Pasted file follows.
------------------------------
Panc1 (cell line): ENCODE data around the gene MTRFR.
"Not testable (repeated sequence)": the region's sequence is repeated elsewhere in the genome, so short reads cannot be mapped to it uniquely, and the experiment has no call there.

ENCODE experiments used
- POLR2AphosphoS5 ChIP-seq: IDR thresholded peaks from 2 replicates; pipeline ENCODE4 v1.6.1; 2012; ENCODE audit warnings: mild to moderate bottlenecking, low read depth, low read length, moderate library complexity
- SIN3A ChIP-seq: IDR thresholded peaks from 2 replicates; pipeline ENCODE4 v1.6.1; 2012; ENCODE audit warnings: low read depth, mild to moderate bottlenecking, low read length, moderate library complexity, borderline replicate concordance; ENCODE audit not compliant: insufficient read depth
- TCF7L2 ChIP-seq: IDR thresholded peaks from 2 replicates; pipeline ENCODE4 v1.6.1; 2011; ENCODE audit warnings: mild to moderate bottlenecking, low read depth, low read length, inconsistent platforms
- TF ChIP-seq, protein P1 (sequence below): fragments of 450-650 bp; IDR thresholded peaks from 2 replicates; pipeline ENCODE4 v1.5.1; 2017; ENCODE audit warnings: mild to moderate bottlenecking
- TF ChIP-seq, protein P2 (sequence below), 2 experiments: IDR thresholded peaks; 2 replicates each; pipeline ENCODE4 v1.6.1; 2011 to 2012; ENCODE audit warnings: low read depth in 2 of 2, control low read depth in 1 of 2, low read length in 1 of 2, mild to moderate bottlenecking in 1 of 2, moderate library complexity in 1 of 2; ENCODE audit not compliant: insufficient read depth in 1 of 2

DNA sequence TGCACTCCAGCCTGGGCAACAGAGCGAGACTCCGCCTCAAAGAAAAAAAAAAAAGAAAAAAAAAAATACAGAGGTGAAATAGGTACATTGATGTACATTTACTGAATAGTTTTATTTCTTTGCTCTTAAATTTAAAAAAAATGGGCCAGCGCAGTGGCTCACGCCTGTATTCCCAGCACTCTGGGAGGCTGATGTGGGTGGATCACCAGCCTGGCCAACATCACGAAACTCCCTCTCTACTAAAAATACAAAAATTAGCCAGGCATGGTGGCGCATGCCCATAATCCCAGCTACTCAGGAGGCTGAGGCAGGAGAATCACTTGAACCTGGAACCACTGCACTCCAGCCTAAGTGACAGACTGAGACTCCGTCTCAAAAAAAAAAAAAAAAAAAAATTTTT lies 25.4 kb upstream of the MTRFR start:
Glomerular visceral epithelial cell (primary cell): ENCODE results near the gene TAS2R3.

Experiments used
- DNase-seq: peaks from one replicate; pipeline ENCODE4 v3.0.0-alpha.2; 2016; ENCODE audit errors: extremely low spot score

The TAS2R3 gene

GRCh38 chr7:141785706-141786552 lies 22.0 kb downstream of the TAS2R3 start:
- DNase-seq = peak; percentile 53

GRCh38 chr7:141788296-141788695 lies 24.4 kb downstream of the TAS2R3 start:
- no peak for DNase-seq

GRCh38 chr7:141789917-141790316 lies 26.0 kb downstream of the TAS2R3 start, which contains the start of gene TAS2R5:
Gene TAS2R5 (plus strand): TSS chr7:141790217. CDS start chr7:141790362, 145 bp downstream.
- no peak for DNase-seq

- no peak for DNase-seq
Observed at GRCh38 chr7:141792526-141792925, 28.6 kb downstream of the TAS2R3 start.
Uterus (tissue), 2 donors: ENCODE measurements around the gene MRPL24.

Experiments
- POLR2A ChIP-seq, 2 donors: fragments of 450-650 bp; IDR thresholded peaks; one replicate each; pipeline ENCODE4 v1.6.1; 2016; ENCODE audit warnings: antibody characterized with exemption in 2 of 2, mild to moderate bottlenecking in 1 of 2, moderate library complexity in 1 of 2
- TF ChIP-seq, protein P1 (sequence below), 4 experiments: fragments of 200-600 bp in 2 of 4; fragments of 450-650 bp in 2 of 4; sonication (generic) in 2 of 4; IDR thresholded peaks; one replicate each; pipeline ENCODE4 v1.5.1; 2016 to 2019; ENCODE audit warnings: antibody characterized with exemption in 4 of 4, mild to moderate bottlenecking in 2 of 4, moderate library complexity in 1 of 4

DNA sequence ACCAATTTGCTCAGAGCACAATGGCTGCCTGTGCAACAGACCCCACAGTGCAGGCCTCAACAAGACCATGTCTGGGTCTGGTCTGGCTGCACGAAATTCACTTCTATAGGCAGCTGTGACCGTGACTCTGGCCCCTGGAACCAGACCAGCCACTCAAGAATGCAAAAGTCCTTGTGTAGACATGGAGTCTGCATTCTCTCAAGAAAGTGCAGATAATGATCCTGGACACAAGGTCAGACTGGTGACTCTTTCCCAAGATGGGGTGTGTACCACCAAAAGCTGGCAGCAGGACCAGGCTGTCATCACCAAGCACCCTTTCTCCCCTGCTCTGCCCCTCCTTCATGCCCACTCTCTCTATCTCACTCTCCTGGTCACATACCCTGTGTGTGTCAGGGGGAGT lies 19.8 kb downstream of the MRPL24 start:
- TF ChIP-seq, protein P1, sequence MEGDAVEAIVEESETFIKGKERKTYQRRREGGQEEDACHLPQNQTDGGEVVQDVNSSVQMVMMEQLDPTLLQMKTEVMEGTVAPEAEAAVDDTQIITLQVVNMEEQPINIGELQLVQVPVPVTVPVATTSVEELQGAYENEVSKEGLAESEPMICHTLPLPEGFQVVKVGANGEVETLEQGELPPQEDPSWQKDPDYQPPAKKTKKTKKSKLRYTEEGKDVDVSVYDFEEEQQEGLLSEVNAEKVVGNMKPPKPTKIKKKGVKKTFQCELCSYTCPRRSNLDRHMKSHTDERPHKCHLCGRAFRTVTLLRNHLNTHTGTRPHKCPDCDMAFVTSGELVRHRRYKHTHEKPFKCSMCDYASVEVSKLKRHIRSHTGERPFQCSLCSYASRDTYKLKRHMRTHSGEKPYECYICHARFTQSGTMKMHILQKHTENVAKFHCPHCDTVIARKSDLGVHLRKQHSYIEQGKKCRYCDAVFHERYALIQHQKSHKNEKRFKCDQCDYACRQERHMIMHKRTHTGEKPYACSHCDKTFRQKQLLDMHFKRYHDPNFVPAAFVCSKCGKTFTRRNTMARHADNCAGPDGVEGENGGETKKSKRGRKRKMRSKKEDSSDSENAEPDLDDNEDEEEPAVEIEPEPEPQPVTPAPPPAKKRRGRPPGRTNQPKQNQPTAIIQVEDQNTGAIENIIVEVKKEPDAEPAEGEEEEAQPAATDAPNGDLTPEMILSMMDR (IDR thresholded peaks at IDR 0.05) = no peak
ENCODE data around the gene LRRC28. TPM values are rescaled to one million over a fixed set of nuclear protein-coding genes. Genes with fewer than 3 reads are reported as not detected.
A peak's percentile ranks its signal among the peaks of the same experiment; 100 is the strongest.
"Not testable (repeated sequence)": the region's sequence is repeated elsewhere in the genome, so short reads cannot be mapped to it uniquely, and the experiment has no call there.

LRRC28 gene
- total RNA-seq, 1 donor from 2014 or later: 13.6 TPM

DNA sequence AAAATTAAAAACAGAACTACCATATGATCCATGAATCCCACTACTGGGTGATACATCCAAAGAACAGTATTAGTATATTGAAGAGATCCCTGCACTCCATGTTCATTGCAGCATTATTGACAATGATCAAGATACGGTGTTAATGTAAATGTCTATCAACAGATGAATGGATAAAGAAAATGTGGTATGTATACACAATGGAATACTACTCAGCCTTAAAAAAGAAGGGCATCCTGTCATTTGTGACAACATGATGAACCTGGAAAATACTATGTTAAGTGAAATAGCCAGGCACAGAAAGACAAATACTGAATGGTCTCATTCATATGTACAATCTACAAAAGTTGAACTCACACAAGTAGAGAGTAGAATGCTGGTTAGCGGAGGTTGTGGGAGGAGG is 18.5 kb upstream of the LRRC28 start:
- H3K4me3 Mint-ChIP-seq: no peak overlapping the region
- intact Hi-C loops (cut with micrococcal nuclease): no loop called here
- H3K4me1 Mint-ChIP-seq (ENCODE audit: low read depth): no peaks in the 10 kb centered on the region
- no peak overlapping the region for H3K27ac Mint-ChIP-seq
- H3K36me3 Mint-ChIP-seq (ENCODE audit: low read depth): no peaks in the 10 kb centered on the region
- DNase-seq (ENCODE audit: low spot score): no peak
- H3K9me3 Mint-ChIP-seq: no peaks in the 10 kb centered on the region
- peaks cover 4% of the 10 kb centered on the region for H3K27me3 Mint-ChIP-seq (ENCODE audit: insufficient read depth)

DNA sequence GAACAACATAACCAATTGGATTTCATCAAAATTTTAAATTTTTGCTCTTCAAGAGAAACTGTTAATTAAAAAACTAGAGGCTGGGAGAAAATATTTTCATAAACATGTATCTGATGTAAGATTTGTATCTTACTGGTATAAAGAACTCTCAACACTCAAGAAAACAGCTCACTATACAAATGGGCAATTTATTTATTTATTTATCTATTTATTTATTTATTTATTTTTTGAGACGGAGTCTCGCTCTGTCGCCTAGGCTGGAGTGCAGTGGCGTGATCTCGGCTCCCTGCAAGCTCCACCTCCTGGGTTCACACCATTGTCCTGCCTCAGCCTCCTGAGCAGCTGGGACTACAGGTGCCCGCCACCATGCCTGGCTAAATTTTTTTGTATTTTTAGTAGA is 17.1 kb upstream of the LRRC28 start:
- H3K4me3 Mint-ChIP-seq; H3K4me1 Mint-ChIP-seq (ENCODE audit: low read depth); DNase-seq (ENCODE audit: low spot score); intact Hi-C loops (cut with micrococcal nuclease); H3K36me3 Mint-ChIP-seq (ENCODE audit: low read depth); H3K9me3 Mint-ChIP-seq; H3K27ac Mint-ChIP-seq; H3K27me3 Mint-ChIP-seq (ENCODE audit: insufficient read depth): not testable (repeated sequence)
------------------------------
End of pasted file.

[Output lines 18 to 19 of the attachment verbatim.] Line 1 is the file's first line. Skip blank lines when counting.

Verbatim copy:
GRCh38 chr7:141789917-141790316 lies 26.0 kb downstream of the TAS2R3 start, which contains the start of gene TAS2R5:
Gene TAS2R5 (plus strand): TSS chr7:141790217. CDS start chr7:141790362, 145 bp downstream.